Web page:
HANG UP AND DRIVE: APRIL IS DISTRACTED DRIVING AWARENESS MONTH
To help draw attention to the dangers of distracted driving, federal officials have designated April as National Distracted Driving Awareness Month. The campaign, which uses the slogan “One text or call could wreck it all,” places an emphasis on preventing cellphone-related distracted driving accidents.
Connecticut distracted driving law
In Connecticut, as in many other states, the law restricts cellphone use while driving in an effort to help keep drivers focused on the roads. The Connecticut distracted driving law provides the following:
- All drivers are prohibited from using hand-held cellphones and electronic mobile devices while a vehicle is in motion. (Adult drivers may use cellphones with a hands-free device.)
- Drivers under the age of 18 may not use any type of cellphone or electronic device while driving, whether hand-held or hands-free.
- All drivers are barred from engaging in any non-driving activity that interferes with the safe operation of a vehicle on the highway.
Connecticut law enforcement officers have issued approximately 117,000 citations for cellphone use and distracted driving since 2010, according to the Connecticut Centralized Infractions Bureau. Still, phone calls, texting and other forms of distracted driving continue to play a major role in Connecticut vehicle accidents.
Distracted driving facts
In 2011 alone, a total of 3,331 people were killed in the United States as a result of traffic accidents involving distracted driving, according to federal data, and an additional 387,00 were injured.
Distracted driving affects people of all ages, but people under the age of 20 make up the greatest proportion of distracted drivers. Sixteen percent of drivers under 20 who are involved in fatal crashes are distracted at the time of the crash, according to the National Highway Safety Administration.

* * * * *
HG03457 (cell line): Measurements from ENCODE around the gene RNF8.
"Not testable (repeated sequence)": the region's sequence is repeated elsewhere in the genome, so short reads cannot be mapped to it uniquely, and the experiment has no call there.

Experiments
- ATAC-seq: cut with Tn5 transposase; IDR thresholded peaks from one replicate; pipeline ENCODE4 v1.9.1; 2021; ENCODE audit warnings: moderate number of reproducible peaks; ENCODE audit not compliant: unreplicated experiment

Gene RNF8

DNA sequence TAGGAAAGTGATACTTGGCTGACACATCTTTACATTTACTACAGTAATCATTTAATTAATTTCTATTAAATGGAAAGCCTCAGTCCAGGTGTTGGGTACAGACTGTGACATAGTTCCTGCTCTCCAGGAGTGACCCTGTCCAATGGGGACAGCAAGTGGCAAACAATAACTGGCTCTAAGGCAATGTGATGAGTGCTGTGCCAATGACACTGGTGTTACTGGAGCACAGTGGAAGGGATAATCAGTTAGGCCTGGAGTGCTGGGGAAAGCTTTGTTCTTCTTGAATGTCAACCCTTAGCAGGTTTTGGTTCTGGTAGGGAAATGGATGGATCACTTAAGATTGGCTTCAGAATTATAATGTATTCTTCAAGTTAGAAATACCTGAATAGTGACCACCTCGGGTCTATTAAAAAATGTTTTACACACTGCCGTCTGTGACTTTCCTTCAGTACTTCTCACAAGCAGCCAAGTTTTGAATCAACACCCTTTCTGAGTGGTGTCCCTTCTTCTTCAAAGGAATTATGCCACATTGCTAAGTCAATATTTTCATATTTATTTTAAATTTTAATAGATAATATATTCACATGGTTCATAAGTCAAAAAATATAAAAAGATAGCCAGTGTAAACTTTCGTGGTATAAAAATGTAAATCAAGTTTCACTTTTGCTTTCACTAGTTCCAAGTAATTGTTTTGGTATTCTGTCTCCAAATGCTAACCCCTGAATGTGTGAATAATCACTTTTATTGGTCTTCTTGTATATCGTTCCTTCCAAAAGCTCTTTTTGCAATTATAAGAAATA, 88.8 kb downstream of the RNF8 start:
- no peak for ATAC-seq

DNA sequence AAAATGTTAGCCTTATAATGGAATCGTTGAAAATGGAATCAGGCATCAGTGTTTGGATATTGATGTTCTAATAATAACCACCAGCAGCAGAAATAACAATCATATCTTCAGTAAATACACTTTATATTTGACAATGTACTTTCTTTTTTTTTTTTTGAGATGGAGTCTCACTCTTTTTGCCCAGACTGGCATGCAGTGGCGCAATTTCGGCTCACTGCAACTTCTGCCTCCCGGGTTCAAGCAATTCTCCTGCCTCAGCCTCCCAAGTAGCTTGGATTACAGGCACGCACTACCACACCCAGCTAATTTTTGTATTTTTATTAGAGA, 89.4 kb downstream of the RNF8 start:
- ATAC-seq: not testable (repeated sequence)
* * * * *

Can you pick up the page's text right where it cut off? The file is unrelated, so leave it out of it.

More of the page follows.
However, teen drivers appear less likely to be distracted by cellphones than older drivers. Among distracted drivers involved in fatal accidents, those in the 30- to 39-year-old age group have the highest rate of cellphone involvement. This finding runs contrary to popular assumptions about cellphone use and texting among teen drivers. While drivers under 20 account for the highest proportion of distracted driving accidents, they may be more prone to distraction from other sources, such as eating, adjusting the stereo or interacting with passengers.
Compensation for distracted driving injuries
When distracted drivers cause accidents in Connecticut, they can be held liable for any injuries that occur as a result. A person injured by a distracted driver may be entitled to compensation for his or her medical and rehabilitation costs, as well as lost income, pain and suffering, and other harm resulting from the crash. To learn more about pursuing a personal injury claim after a distracted driving crash, contact an experienced personal injury lawyer.